UAW Negotiating with Itself
Mickey Kaus noted the other day that the UAW, which owns large stakes in both GM and Chrysler without paying a cent thanks to their support for the election of President Obama, is cutting their own companies a break and sticking it to Ford.
I knew they’d find a way to punish Ford: The new UAW contract with Ford apparently does not give America’s surviving non-bankrupt automaker parity with GM and Chrysler, reports Bloomberg: “The plan doesn’t include cuts to retiree benefits, such as vision coverage, that were granted to GM and Chrysler.” Rather, the pain seems even more concentrated on future hires (if there are any) than with the GM/Chrysler deals. … TTAC wonders whether the UAW had an extra incentive to resist giving concessions that might make Ford more successful now that the union owns a large chunk of its main domestic competitors. [emphases original]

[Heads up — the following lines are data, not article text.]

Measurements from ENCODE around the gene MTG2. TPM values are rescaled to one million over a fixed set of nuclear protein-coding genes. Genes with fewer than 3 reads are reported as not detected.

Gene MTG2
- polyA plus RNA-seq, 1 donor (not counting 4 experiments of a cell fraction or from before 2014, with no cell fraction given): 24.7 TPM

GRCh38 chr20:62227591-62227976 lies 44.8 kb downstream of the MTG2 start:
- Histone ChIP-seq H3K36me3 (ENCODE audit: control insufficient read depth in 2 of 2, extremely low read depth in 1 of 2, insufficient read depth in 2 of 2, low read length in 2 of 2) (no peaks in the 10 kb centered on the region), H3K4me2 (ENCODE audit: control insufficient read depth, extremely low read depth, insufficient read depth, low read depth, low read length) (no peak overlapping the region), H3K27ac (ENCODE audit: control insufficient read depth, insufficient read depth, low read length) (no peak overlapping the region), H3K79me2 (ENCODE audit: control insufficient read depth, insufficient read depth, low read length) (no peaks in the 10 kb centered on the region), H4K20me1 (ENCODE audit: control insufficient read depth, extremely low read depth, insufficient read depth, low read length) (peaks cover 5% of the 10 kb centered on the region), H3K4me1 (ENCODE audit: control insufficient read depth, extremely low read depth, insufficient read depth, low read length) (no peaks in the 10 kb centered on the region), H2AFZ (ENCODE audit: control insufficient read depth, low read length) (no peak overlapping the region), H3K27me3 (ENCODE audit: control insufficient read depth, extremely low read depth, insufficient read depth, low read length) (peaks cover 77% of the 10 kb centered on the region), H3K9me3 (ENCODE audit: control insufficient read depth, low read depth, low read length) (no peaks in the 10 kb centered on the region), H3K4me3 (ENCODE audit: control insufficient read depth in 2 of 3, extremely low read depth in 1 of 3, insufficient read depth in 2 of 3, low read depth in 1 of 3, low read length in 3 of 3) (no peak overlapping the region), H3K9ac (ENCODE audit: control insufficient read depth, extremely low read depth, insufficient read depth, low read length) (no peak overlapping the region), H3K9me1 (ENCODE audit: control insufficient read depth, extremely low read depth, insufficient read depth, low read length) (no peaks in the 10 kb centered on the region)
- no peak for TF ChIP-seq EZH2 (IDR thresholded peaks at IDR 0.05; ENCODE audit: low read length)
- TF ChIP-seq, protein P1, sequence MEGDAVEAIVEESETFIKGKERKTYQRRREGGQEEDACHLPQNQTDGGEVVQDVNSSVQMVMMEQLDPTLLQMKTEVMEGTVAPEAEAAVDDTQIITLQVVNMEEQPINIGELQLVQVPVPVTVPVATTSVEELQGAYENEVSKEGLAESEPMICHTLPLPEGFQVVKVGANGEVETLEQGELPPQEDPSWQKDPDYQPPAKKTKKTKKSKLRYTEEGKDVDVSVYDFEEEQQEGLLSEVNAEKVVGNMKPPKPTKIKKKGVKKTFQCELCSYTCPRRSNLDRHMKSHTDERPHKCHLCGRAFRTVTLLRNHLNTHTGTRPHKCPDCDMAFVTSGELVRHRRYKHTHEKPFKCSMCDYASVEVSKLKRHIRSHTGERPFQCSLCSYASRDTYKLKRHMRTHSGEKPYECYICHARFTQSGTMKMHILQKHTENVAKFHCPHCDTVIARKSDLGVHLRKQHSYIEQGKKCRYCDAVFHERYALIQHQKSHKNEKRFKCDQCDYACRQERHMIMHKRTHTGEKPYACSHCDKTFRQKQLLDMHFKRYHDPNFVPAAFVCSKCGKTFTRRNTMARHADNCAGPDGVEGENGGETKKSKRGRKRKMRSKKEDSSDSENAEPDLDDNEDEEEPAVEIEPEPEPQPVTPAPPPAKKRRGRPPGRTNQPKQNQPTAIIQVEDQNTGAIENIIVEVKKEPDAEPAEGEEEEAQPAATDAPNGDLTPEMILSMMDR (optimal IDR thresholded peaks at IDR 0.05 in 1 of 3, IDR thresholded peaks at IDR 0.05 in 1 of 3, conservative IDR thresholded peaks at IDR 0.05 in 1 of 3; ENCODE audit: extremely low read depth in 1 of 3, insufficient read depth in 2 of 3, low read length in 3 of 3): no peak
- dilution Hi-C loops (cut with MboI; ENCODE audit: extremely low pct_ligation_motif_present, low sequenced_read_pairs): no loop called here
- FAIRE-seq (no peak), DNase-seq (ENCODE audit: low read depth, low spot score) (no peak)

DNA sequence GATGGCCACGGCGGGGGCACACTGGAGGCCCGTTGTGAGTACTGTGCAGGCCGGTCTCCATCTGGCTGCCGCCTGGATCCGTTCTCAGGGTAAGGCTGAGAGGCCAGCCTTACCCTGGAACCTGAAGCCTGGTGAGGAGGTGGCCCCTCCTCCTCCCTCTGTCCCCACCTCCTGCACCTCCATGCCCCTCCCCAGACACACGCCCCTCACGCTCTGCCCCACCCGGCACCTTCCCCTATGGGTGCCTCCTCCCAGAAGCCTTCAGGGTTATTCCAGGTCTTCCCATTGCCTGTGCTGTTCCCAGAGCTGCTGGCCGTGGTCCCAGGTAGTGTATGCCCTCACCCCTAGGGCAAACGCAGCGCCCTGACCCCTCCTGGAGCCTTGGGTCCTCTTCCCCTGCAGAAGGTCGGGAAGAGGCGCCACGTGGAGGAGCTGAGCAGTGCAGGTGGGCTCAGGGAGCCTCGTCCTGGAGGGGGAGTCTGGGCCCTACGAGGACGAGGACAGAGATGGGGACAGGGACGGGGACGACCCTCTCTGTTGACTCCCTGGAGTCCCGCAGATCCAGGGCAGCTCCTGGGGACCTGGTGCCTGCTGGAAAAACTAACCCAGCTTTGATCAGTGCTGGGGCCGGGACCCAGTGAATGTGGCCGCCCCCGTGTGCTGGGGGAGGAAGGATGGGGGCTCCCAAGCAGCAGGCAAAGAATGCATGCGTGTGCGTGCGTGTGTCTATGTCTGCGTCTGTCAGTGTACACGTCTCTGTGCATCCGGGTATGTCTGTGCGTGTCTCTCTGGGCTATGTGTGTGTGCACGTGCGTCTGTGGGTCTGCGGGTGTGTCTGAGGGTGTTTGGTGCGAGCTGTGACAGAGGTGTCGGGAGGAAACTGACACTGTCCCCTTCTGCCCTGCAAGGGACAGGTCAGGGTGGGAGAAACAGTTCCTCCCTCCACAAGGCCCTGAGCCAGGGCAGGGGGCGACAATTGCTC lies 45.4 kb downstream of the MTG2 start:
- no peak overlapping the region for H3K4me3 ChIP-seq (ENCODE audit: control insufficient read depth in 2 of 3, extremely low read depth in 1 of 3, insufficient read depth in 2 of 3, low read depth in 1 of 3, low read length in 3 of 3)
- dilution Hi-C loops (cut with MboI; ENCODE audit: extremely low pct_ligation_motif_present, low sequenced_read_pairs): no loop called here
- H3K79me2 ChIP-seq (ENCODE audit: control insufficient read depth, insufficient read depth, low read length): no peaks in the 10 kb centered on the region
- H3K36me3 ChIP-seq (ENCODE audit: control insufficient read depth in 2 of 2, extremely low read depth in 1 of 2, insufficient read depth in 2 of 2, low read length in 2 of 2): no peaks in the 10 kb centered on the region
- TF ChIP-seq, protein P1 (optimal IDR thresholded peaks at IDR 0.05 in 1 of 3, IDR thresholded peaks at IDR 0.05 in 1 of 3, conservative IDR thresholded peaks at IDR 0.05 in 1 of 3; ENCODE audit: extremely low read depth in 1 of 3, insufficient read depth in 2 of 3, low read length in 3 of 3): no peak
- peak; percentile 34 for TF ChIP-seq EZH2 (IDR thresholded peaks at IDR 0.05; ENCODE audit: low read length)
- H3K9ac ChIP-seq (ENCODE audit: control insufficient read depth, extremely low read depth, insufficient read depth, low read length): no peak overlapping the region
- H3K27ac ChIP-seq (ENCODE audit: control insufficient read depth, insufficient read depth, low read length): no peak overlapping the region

Megan McArdle cries Foul!
It seem to me that this is a clear and insurmountable conflict of interest. Should the UAW be compelled to relinquish its stake in the automakers, or stop representing Ford workers? I’d say they should. Not that this has a snowball’s chance in hell of actually happening.
It is, to say the least, problematic for a labor union to own competing firms. But to the degree that the conflict of interest hurts Ford’s UAW employees, they could presumably divest and start a new union.
The real issue is the antecedent to this situation: The federal government picking winners and losers between firms. The federal taxpayer bailed out two of the Big 3 and now has powerful incentive to assure the success of those two companies at the expense of the third. Not only is Ford much less likely to get government contracts now but they’re much more likely to come under higher regulatory scrutiny. That they also have a more hostile union — one that no longer ultimately needs them to stay in business — is mere icing on the cake.